Walter Burley Griffin Award for Urban Design

This is an article from the Architecture Australia archives and may use outdated formatting

RMIT’s City Campus is undergoing a metamorphosis, an urban transformation which sheds its fortress image and opens it up to the city. The Urban Spaces Project, begun in 1996, commenced by formulating a strategic framework to rebuild all of the open space on the campus. This included the design of a new vocabulary of materials, paving, plantings and street furniture. What was a virtual cacophony of cluttered streets, laneways, dead-ends and hidden courts, has been transformed into a pedestrian-friendly network of continuous open spaces that is a delight to wander through. The most dramatic change is to Bowen Street, now the university’s main pedestrian spine. Once a service road full of parked cars, it has been turned into an airy, sun-filled series of plazas. Spinning off this spine is a network of other new spaces, small courtyards and laneways reconnected and opened up. Once degraded and unloved, the outdoor environment at RMIT is now a delightful haven for students, staff and the public - a hidden piece of the city refound.

Since 1996 the former hermetic, inwardly focussed RMIT City Campus in Melbourne has been undergoing a transformation that is steadily integrating the institution’s dense groupings of disparate buildings and tangled streets, alleys and courts with Hoddle’s grid to the south. Called the Urban Spaces Project, and commendably pursued with steady determination and commitment by the university’s Chancellery, the campus is emerging as a pedestrian-friendly network of thoroughfares set with a new vocabulary of materials, paving, plantings and street furniture. The most dramatic transformation to date has occurred to north-south Bowen Street, a former service road and parking precinct set with submerged courts, which is now a single ground plane and the university’s main pedestrian spine. Deliberately overscaled furniture, a perforated yellow beam loggia, cable nets on steel frames carrying topiary-creepers, formal tree plantings, and bluestone block seating are some of the new elements in the street. At the southern end Ellis Court, with its fountain, tall lighting tower and paving lights, provides a sparkling presence at night and a frame for the Latrobe Library facade and State Library dome by day. The RMIT Urban Spaces Project is an on-going work of distinguished urbanity and value to both the university and inner Melbourne. In reworking the City Campus and discovering its intricacy and delights, the university has given a singularly valuable gift to both its own community and Melbourne at large.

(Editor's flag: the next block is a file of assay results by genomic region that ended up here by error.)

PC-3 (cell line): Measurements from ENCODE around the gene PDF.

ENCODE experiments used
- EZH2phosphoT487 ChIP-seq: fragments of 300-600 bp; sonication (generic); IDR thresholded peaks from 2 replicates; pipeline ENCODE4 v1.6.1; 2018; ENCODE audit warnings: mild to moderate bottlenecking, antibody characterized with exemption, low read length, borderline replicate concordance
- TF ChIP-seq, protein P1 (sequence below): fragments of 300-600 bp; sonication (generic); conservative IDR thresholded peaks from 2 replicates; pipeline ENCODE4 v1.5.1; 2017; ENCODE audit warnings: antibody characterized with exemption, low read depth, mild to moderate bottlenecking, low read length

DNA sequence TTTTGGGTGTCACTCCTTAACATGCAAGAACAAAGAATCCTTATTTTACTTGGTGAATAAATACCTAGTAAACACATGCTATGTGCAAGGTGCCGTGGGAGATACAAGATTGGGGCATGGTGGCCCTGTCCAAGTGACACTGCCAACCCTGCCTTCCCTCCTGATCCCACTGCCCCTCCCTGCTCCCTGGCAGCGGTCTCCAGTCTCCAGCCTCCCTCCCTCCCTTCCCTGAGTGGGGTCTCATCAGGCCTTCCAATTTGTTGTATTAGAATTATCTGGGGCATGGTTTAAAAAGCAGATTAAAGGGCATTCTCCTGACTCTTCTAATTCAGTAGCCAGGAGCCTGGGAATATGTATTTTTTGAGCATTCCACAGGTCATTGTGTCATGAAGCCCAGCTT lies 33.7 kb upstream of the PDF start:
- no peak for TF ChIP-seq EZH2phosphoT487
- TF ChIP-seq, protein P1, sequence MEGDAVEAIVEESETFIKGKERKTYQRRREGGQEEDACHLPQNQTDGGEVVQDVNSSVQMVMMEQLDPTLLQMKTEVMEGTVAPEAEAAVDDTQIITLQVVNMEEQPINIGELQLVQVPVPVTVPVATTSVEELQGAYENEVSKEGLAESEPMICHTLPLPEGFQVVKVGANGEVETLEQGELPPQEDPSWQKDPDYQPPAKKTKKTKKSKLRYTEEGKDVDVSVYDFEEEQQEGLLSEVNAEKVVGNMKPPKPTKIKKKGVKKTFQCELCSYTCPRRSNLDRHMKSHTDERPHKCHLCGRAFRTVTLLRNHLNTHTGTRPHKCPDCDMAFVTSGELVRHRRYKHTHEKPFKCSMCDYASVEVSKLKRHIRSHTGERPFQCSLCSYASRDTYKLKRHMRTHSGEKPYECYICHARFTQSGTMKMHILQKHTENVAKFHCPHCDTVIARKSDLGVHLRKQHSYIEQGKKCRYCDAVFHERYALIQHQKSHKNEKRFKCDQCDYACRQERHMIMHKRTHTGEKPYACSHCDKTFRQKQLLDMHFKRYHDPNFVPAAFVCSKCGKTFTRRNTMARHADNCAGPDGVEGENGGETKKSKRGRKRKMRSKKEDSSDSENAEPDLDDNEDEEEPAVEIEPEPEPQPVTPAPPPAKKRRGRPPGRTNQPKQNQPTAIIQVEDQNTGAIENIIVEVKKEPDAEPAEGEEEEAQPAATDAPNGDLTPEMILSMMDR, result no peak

RMIT University, Urban Spaces Project, Stage One
Project Architect Rob Trinca. Design Architect Peter Elliott in association with Rob Jones, City Projects Division, MCC. Project Team Anna Ely, Geoff Barton, Sarah Drafanik, Helen Day, Gina Levenspiel, Tony Charles, Tim Black, Craig Douglas, Malcolm Snow (MCC). Structural Consultant Ove Arup & Partners. Civil Consultant Gutteridge Hasting & Davey, Ove Arup & Partners. Electrical Consultant, Lighting Consultant Gerald Price. Mechanical Consultant, Lift Consultant Scott Wilson Irwin Johnston. Hydraulic Consultant Gary Rimmington & Associates. Landscape Architect Urban Initiatives. Graphics Vivid Communications. Irrigation Consultant Mark Roberts Irrigation. Services Consultant Sanderson Consultants. Environment Consultant / Geotech Golder Associates. Quantity Surveyor Donald Cant Watts Corke, S. J. Foley & Associates. Building Surveyor BSGM. Programming and Construction Management John Wertheimer Consultants. Contractors P. B. Projects, J. A. Dodd, Delta. Photography John Gollings.



Published online: 1 Nov 2000


Architecture Australia, November 2000

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